Juvenile Reforms Still Needed in Chicago, Advocates Say

The Austin neighborhood of Chicago, Ill.
Highlighted: the Austin neighborhood of Chicago, Ill.

Juvenile advocates and researchers in Illinois came together for a one-day workshop to discuss juvenile arrest data from the Austin and Lawndale neighborhoods of Chicago along with the alternatives to incarceration for juvenile offenders.

Austin, Chicago’s largest neighborhood by population, ranked third in total juvenile arrests in 2010. The number of kids under the age of 17 arrested in Chicago has dropped in recent years, according to a report released by the First Defense Legal Aid and Project NIA during the seminar. But advocates say the system hasn’t changed enough and continues to disserve kids on the west side of the city, especially African Americans.

In 2008 African Americans accounted for 78 percent of juvenile arrests in the city of Chicago, Hispanics for 18 percent and whites for just 3.5 percent, according to the same report. Advocates contest the system focuses too much on incarceration and punishment of young offenders and not enough on prevention.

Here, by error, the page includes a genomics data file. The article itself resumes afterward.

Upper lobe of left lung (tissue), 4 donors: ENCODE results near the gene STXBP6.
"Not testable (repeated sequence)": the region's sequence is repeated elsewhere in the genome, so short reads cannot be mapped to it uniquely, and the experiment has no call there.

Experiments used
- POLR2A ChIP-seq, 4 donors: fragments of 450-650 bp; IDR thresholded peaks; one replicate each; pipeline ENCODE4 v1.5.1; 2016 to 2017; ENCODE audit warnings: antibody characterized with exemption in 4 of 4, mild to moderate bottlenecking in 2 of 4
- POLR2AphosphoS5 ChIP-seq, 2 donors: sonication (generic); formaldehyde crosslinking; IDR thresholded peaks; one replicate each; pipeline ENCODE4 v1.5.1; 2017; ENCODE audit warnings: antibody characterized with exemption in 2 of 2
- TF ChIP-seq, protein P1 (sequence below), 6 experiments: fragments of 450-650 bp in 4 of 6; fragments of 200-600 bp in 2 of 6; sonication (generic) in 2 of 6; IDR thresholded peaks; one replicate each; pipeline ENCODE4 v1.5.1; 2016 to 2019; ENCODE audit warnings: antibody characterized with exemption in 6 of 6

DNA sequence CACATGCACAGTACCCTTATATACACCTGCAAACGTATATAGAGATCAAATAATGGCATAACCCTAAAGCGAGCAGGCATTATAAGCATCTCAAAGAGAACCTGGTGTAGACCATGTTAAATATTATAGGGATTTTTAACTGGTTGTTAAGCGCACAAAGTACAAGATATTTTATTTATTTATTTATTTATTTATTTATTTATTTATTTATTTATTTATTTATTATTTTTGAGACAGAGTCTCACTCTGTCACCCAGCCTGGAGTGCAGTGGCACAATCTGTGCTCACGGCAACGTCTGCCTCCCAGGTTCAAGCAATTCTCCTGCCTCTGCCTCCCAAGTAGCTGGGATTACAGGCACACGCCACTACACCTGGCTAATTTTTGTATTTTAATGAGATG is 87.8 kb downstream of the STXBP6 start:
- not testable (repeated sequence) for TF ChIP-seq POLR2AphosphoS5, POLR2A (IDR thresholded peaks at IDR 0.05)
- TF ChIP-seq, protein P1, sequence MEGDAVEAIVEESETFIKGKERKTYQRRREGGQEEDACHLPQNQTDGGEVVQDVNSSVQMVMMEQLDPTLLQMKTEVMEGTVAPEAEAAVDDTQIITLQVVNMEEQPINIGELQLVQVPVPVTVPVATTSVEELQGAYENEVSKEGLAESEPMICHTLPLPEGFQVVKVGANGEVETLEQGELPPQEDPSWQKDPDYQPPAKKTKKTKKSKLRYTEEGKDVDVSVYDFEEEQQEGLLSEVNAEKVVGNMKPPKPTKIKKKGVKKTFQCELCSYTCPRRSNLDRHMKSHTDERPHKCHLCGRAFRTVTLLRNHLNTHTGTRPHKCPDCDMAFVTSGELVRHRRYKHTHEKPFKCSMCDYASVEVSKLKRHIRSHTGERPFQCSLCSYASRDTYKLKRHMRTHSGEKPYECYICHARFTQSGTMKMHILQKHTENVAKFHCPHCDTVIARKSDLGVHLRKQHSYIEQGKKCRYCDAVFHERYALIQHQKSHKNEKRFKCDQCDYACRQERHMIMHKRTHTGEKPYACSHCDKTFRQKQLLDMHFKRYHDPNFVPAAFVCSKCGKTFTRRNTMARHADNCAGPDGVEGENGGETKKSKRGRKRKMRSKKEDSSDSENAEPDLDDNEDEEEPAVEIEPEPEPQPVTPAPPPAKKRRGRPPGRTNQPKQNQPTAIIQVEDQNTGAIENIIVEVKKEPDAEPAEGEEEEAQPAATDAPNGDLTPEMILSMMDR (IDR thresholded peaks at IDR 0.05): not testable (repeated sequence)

“It just makes no sense,” Betsy Clarke, founder and president of the Illinois Juvenile Justice Initiative, told a reporter with AustinTalks. “Courts should be our last resort.”

Nationally about 55 percent of juveniles released from incarceration are rearrested within one year. In urban areas recidivism rates tend to be higher, in some cities reaching into the 70-80 percentile, according to a report from Stanford University.

Workshop presenters purposed a number of alternatives including youth jobs programs, mentoring for kids with single parents and working more closely with local police, according to AustinTalks.

Read the full report: “ARRESTING JUSTICE: A Report About Juvenile Arrests in Chicago 2009 & 2010”